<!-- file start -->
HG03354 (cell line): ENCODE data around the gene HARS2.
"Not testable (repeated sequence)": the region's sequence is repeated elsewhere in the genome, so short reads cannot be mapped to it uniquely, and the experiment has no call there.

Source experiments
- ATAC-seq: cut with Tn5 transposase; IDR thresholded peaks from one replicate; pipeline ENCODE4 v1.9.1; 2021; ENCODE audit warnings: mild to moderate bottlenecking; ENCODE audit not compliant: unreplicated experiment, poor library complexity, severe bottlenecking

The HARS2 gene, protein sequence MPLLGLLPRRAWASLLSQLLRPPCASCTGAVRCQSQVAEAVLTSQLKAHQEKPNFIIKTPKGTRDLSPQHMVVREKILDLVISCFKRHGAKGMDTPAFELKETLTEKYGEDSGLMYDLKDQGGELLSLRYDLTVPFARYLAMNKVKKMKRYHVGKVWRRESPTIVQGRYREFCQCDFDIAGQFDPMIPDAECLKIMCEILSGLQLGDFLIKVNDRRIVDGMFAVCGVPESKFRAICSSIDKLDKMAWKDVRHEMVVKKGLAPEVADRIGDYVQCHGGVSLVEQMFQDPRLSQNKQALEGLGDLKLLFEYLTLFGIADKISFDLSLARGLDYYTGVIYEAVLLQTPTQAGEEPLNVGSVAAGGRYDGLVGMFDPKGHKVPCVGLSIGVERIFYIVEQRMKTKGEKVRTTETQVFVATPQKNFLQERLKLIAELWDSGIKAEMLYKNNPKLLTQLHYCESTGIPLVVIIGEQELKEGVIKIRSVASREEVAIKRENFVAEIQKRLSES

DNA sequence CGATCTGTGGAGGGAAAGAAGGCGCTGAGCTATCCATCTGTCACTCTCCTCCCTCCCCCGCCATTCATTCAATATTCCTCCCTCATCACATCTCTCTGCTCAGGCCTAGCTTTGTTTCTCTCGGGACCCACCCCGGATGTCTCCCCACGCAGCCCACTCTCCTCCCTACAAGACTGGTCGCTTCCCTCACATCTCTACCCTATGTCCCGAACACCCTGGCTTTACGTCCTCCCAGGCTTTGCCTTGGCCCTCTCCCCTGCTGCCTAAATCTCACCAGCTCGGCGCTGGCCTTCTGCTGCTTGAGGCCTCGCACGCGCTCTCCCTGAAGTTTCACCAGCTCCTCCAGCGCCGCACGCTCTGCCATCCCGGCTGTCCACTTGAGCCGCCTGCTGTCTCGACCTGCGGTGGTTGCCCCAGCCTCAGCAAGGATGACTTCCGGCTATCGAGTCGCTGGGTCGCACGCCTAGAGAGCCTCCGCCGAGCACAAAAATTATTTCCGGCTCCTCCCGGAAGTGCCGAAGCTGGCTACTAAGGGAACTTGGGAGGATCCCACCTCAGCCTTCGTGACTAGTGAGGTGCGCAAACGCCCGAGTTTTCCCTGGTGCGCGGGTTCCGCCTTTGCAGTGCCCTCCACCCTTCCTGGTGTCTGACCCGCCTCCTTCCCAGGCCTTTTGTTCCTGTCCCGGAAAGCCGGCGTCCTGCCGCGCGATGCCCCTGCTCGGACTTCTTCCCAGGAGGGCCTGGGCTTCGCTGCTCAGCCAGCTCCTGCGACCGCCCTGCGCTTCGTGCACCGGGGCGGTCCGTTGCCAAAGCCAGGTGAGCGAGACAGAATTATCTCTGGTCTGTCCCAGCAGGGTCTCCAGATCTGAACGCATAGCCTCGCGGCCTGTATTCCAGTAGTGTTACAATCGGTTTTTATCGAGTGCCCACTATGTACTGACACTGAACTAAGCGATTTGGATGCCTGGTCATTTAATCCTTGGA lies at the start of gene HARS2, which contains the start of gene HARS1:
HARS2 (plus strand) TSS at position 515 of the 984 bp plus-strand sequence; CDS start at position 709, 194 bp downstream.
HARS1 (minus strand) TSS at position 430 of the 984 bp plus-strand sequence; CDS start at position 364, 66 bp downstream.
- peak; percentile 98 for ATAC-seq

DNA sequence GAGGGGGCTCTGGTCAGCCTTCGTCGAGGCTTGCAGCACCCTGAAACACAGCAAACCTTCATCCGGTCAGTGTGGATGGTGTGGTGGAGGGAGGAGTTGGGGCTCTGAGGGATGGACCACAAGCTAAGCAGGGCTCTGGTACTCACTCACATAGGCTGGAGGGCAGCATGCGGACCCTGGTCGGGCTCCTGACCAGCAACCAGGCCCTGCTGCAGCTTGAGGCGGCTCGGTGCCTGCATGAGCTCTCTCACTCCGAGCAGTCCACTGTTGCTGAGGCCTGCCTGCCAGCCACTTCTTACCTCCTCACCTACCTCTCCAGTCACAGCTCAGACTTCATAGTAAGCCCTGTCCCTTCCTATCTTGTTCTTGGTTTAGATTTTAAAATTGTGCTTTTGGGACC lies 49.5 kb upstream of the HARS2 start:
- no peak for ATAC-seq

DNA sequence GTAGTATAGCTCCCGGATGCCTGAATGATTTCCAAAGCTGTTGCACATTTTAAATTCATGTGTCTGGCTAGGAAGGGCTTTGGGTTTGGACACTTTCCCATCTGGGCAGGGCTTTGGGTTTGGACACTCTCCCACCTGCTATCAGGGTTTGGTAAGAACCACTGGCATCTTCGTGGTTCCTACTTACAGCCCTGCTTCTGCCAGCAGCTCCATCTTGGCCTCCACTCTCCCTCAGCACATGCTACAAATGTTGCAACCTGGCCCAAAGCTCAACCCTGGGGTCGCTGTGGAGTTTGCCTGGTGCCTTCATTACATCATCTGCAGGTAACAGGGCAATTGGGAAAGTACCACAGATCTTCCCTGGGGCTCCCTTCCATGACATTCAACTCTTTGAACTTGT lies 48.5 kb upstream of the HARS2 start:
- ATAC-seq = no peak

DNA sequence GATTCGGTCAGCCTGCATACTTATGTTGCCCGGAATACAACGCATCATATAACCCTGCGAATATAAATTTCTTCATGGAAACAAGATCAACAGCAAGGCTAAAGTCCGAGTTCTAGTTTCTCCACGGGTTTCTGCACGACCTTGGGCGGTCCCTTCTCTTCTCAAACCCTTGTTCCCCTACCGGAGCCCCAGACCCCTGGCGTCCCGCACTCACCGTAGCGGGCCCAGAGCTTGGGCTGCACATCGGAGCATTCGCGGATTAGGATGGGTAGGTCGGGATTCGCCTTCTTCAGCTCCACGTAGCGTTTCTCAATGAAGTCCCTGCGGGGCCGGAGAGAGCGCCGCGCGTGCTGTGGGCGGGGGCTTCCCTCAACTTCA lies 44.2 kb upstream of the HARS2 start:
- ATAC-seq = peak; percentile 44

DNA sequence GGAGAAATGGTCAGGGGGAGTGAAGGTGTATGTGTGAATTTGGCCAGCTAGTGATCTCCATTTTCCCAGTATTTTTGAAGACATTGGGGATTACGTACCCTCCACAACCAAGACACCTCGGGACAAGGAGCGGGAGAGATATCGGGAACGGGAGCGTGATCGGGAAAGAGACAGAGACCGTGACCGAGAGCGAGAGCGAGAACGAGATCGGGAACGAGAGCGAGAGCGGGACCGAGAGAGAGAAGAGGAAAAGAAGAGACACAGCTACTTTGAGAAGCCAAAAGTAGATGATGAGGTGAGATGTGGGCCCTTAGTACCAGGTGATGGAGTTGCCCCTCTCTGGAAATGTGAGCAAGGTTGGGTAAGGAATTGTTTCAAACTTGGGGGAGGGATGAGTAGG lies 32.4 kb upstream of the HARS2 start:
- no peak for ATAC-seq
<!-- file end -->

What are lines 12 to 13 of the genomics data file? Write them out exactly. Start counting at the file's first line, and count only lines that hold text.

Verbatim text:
DNA sequence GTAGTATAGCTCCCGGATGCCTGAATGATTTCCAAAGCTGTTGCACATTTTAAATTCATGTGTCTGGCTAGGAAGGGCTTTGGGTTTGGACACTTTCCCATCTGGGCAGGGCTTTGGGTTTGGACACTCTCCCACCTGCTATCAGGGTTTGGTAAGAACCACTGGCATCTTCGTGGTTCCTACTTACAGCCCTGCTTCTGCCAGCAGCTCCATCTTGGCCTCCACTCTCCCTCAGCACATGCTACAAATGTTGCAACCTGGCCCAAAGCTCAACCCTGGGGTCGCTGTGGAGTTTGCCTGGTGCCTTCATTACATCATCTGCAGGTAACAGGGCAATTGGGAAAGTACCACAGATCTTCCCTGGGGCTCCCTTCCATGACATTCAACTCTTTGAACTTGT lies 48.5 kb upstream of the HARS2 start:
- ATAC-seq = no peak